Being in health care, it was easy for me to see through the eyes of the author, an internal medicine physician. I recalled many faces of patients I had seen who complained of anxiety, pain, sleeplessness, poor memory, exhaustion, img_5726personal conflict, and a myriad of other symptoms either real or perceived. I remembered countless faces of people in tears about the feelings of hopelessness, helplessness, or simply feeling overwhelmed by busyness, responsibilities, and hectic schedules. I also saw parents and kids, husbands and wives, friends, and other relationships staring blankly at phones and other devices rather than interacting with one another while waiting in the lobby or in the exam rooms. So many were not alone, but were isolated or lonely. Still, but not resting and at peace. They were going and working and doing and getting…and yet still wondering why they felt hollow, scattered, or heavy-laden. I have been there too.

Healing occurs when we allow ourselves the time, space, and grace to be in the presence of God in the middle of our busy lives.

As I write this, it is two days before Christmas. The Most Wonderful Time of the Year. The time when people are busy working, shopping, preparing, traveling, visiting. A sacred time of year when we celebrate Immanuel, God with us. But do we slow down and remember why he came?

The thief comes only to steal and kill and destroy. I came that they may have life and have it abundantly. John 10:10

This is not a book review; although I do highly recommend the book. I have been both challenged and encouraged by the stories, the fresh ideas and suggestions, and the tools the author provides. But this is more of an observation, a testimony to the fact that we are busy and bustling but are still often weary, worn, and isolated. It’s also an acknowledgment and reminder that we often don’t realize the impact that the stress, busyness, and lack of true rest have on our lives, our health, our responses, and our relationships. It’s a call to recognition, to renewal, to restoration, to rest. A call to lay down the burdens, still our minds and our bodies, quieten our devices, gather our loved ones, and bask in the gift of today. Be still and know.

“Peace! Be still!”  “Who then is this, that even the wind and waves obey him?” 

 

 

…may you never become so busy you neglectimg_5736 to enjoy the life you create.   Dr. Saundra Dalton-Smith

bit.ly/SacredRest  #SacredRest

Friends In Low Places

Two are better than one, because they have a good reward for their toil. For if they fall, one will lift up his fellow. But woe to him who is alone when he falls and has not another to lift him up!  Ecc 4:9-10

It’s inevitable… We will all have a day, a week, a month, or an IMG_6078entire season when we hit a wall…experience discouragement… walk through the valley…shoulder the weight of the world. Not necessarily a dark night of the soul, but a dark cloud of the head and heart. A place where life and liberty and estrogen and serotonin collide. In the midst of trials, conflict, confusion, and darkness, today I am thankful for friends who walk the path, sit in the ashes, and travel though the valleys: friends in low places.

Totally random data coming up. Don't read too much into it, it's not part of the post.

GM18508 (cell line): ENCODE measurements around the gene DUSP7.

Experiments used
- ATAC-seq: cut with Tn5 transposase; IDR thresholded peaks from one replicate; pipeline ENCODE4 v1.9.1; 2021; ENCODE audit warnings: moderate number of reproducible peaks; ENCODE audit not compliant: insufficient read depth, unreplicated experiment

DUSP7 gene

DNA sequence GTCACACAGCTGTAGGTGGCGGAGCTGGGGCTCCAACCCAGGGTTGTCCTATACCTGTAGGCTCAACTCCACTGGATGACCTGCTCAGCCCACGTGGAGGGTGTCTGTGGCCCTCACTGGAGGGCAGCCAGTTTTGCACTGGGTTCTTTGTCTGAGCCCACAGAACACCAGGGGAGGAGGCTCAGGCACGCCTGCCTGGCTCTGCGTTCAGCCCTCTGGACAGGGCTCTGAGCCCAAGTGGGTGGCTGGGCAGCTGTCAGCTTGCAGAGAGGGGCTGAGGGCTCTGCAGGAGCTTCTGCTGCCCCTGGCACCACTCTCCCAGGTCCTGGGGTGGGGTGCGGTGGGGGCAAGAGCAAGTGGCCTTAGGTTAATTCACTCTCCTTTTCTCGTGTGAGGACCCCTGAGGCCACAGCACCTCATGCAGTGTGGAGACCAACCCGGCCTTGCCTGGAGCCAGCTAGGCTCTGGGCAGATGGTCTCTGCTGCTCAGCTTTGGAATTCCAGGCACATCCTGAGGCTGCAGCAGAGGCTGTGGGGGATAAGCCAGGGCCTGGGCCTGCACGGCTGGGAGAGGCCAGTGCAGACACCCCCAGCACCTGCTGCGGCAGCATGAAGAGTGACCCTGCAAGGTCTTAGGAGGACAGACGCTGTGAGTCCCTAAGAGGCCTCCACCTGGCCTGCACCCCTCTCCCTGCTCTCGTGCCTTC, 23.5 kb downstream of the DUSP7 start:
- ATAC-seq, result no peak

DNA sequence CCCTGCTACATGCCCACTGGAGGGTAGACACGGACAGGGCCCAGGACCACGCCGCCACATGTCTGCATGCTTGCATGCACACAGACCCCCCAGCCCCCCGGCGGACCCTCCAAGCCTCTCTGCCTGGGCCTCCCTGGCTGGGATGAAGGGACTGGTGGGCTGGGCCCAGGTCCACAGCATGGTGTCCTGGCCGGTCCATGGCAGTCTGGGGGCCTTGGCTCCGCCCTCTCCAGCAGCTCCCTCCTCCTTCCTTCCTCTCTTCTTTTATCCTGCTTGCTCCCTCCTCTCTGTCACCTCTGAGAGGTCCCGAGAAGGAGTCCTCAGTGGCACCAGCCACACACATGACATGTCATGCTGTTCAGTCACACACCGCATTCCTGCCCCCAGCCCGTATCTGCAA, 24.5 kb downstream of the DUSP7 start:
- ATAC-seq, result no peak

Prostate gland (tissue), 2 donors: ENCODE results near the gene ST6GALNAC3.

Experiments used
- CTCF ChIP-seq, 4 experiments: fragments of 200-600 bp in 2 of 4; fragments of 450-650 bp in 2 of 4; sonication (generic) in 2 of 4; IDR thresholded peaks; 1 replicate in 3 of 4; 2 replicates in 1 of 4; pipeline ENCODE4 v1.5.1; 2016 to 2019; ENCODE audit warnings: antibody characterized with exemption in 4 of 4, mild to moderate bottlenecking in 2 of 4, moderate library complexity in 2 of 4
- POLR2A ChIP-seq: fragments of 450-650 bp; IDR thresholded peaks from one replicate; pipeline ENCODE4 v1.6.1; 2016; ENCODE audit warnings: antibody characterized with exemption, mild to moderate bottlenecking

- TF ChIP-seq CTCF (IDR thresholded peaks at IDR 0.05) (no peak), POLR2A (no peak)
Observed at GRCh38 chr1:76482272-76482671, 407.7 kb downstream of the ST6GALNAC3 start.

I suspect that the low, surly rumblings of the old, well-known country song are resonating in some ears right now. In the song, the “Friends in Low Places” were the people who were accepting, fun, welcoming …not necessarily wealthy and accomplished, but familiar and trusted. Elements of loss and rejection rang familiar…and maybe even a little retaliation for the hurt; but those are not the “low places” or the friends I have in mind. What about the friends who bend low, stoop, crawl, or just sit? The friends with big ears and big hearts and comfortable sofas and hot coffee? Those with wise words, bowed heads, outstretched arms, and knowing eyes?

The road to a friend's house is never long...
The road to a friend’s house is never long…

The world often measures success by material gain, social status, and ability to achieve. We’re encouraged, often feeling entitled, to do what we want to do, when we want to do it, regardless of consequences…to not be concerned with others’ opinions of us because we have”rights” and expectations; but with all this increasing independence, self-sufficiency, and self-focus often come disconnection and loneliness. We’re encouraged to do it our way, on our own, with no help or advice. Yes, I’ve been guilty. I’ve been prone to isolate, to keep silent, to smile and say everything is fine…and it is. But I’m learning to admit when it’s not: when life is hard, I’m struggling, or I’m just tired, discouraged, weary.

How about you? Do you have friends in low places? IMG_6081Brothers or sisters to shoulder the load, bear the weight, be the hands and feet of Jesus?

The group Need To Breathe has a popular song out right now: “Brother.”

Let the lyrics fall on open ears and a receptive, teachable heart. Today I am thankful for friends in low places.


“Brother”

Ramblers in the wilderness, we can’t find what we need
Get a little restless from the searching
Get a little worn down in between
Like a bull chasing the matador is the man left to his own schemes
Everybody needs someone beside em’ shining like a lighthouse from the sea

Brother let me be your shelterIMG_6075
I’ll never leave you all alone
I can be the one you call
When you’re low
Brother let me be your fortress
When the night winds are driving on
Be the one to light the way
Bring you home

Face down in the desert now there’s a cage locked around my heart
I found a way to drop the keys where my failures were
Now my hands can’t reach that far
I ain’t made for a rivalry I could never take the world alone
I know that in my weakness I am strong, but
It’s your love that brings me home

Brother let me be your shelter                   
I’ll never leave you all alone
I can be the one you call
When you’re low
Brother let me be your fortress
When the night winds are driving on
Be the one to light the way
Bring you home

And when you call and need me near
Sayin’ where’d you go?
Brother I’m right here
And on those days when the sky begins to fall
You’re the blood of my blood
We can get through it all

 thankful